In this second decade of the 21st century, fewer and fewer of us have newspapers delivered to our home, relying instead on more easily available, internet-based sources for both news and entertainment. In some respects we have immediate access to more information than ever before. But as some advocates of local public engagement have noted, a drawback to this new form of consumption may be less access to local news and information vital to vibrant local democracy. A recent study from the Pew Research Center looks at trends in public information about local issues:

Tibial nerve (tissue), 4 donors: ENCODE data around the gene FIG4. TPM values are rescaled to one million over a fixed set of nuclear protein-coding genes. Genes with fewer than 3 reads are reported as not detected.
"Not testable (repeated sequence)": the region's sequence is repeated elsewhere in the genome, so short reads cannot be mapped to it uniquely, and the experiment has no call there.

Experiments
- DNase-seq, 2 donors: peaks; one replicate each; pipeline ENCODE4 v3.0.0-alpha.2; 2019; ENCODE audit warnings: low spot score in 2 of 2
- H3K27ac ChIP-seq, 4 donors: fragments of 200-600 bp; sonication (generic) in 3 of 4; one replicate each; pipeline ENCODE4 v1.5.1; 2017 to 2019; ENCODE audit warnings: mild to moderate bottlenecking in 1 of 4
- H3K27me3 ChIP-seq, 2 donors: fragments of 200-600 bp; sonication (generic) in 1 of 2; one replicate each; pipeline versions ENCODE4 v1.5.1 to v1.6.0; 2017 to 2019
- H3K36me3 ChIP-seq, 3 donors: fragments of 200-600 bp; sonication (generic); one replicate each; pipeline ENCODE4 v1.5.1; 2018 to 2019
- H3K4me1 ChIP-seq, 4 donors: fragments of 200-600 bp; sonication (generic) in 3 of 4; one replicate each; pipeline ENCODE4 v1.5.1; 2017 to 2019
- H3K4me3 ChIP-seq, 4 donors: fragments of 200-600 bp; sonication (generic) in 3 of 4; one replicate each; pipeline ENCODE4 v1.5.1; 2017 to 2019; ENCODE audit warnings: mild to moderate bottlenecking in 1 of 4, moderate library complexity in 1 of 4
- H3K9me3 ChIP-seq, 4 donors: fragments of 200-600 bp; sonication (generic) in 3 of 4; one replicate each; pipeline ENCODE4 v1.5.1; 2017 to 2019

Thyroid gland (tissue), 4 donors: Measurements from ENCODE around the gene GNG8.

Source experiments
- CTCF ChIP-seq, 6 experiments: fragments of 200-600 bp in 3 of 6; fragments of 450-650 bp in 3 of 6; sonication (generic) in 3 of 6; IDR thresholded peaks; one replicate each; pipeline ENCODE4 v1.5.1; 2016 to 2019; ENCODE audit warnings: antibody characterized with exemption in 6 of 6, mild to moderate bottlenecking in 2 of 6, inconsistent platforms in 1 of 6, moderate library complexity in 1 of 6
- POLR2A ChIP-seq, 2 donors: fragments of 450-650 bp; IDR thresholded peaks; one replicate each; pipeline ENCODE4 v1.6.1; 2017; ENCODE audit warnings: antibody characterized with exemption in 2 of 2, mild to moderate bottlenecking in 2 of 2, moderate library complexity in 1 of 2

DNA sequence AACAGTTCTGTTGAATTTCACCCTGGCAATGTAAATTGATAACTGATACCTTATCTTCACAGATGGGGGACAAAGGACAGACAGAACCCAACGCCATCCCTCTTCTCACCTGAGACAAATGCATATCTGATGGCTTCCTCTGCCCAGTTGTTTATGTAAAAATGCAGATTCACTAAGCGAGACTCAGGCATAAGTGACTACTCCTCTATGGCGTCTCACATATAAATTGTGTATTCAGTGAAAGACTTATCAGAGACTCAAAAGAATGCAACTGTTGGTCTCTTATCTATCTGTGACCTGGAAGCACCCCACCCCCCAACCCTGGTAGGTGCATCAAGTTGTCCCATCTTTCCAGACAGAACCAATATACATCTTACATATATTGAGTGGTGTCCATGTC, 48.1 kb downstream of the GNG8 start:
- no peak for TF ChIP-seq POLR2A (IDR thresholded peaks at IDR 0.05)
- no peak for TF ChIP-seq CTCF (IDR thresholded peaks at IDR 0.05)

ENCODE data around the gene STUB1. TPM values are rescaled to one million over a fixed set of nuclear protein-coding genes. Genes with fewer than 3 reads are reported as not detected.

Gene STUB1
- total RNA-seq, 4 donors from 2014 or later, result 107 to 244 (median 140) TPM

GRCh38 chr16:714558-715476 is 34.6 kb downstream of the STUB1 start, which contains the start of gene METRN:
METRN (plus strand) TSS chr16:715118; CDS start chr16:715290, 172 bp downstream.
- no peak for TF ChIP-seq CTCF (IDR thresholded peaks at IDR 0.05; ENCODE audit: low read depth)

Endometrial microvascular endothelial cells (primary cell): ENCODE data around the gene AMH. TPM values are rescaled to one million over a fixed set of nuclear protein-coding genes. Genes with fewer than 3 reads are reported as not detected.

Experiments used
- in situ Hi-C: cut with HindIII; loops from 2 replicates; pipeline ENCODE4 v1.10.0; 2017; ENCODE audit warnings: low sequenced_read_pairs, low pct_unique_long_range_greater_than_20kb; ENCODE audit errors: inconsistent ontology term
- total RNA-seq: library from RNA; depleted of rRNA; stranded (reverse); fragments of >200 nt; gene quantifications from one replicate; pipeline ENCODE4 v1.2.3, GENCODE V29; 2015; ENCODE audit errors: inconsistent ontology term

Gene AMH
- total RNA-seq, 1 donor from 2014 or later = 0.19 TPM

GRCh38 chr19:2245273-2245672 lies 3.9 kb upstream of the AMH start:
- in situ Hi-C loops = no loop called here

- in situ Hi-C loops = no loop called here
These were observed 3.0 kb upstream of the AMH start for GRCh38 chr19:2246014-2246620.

“Taken together, the data illustrate that when it comes to news ecologies, the greater digital orientation and array of providers in Denver widen the local news system somewhat with less reliance on the major legacy providers, especially the local newspaper, and a greater mix of coverage more often driven by enterprising work from journalists,” the report’s authors conclude. “The portion of the population finding that enterprising work, though, remains small.” It is worth bearing in mind that the report provides case studies, not a comprehensive national picture.